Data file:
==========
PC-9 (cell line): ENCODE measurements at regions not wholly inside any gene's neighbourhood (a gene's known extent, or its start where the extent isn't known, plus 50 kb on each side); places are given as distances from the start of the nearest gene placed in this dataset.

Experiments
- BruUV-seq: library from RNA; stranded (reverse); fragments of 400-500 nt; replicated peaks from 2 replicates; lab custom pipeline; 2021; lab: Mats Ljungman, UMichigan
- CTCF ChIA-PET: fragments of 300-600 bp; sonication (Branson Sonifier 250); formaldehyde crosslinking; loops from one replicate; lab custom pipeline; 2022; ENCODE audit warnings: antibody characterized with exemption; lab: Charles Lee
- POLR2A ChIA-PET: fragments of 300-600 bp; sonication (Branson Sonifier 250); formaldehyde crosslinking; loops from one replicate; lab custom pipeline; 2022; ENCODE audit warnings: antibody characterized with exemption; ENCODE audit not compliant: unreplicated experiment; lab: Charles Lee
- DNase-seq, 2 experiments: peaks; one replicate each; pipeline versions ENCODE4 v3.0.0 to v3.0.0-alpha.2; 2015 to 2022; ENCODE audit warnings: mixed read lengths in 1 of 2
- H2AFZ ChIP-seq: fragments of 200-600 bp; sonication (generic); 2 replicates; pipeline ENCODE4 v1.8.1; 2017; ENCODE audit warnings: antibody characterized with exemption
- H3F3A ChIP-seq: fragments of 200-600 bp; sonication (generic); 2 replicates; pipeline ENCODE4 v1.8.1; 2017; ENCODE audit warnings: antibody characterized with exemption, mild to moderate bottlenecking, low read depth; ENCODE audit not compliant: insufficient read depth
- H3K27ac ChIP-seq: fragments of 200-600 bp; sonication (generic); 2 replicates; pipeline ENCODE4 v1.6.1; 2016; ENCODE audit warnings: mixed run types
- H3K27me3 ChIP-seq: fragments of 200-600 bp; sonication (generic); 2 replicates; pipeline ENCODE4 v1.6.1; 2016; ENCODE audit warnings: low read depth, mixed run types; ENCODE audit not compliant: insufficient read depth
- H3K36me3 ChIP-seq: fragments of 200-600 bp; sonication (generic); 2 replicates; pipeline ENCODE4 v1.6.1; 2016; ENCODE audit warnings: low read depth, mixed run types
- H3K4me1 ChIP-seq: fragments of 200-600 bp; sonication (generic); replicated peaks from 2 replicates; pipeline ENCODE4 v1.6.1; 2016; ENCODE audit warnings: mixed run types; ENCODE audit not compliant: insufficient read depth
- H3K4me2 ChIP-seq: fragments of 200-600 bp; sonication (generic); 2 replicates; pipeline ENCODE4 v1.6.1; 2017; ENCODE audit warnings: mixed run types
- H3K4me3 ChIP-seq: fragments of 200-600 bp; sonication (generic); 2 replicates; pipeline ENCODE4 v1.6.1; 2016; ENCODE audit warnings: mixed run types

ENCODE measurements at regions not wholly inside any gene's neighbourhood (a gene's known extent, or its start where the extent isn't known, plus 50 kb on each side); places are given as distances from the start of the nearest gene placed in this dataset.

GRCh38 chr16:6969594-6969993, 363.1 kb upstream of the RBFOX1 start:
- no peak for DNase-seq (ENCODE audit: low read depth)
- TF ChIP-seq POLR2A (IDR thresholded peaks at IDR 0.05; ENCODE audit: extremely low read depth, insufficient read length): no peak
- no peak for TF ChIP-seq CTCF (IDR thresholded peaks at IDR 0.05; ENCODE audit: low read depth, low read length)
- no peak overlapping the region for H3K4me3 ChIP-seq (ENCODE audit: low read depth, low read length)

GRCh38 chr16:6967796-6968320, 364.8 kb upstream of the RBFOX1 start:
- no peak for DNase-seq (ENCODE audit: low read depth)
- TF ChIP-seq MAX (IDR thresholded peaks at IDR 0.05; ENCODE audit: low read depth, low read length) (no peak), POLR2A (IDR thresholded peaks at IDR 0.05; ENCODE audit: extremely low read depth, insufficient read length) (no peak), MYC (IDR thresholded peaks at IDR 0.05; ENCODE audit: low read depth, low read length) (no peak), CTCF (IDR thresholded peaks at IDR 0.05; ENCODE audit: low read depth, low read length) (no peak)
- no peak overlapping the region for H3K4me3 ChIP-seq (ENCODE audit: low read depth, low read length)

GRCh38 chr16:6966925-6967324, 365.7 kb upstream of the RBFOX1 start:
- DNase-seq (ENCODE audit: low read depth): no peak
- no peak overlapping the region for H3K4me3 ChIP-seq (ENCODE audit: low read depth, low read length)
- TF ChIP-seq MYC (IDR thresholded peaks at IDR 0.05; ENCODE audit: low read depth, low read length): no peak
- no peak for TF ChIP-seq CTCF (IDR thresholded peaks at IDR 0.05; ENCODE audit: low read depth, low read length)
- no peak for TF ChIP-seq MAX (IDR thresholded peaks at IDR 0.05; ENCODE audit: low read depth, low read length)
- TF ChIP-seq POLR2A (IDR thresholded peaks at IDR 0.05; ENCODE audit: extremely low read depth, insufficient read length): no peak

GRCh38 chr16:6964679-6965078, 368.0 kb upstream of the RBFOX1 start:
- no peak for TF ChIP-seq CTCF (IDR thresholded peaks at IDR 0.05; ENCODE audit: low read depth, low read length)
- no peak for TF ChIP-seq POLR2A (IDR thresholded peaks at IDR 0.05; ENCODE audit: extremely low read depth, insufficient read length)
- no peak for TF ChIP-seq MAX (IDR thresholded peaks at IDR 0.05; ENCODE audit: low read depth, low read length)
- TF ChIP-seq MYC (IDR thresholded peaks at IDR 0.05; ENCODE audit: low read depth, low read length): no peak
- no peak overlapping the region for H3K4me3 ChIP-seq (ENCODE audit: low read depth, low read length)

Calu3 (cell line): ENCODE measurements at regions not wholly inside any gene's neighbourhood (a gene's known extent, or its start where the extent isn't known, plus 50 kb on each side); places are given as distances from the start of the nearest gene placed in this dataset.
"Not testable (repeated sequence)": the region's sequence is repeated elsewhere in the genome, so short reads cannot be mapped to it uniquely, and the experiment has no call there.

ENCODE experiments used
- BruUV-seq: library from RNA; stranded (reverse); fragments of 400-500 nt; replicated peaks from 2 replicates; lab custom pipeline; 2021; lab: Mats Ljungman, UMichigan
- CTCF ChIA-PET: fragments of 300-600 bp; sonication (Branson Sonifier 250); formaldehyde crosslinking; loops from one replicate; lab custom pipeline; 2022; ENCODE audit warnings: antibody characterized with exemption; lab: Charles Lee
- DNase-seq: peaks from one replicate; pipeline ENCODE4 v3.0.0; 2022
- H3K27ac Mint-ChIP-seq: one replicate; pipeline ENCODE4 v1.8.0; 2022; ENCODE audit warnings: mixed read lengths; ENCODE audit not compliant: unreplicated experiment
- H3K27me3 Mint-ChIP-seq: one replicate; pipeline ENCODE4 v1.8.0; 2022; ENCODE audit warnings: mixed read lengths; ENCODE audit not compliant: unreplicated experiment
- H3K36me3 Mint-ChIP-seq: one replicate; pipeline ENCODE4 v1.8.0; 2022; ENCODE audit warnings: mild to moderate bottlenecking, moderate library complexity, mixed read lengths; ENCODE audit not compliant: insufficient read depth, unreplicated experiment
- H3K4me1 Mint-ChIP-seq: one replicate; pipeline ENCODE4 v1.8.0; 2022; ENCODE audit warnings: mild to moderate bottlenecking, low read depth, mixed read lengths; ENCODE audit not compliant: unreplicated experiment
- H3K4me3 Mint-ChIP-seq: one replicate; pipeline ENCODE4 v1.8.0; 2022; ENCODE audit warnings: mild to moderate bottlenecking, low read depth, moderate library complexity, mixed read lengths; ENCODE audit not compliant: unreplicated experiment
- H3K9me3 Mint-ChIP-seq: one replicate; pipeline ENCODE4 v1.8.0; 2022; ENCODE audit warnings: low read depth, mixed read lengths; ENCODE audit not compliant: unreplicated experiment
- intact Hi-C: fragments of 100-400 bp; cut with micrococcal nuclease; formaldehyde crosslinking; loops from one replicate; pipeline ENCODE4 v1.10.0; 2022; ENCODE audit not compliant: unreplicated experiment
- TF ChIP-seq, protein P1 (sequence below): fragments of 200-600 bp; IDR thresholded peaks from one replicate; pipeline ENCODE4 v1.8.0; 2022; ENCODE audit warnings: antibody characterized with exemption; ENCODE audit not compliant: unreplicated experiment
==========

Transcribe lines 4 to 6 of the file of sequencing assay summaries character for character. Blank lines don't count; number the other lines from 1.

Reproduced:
- CTCF ChIA-PET: fragments of 300-600 bp; sonication (Branson Sonifier 250); formaldehyde crosslinking; loops from one replicate; lab custom pipeline; 2022; ENCODE audit warnings: antibody characterized with exemption; lab: Charles Lee
- POLR2A ChIA-PET: fragments of 300-600 bp; sonication (Branson Sonifier 250); formaldehyde crosslinking; loops from one replicate; lab custom pipeline; 2022; ENCODE audit warnings: antibody characterized with exemption; ENCODE audit not compliant: unreplicated experiment; lab: Charles Lee
- DNase-seq, 2 experiments: peaks; one replicate each; pipeline versions ENCODE4 v3.0.0 to v3.0.0-alpha.2; 2015 to 2022; ENCODE audit warnings: mixed read lengths in 1 of 2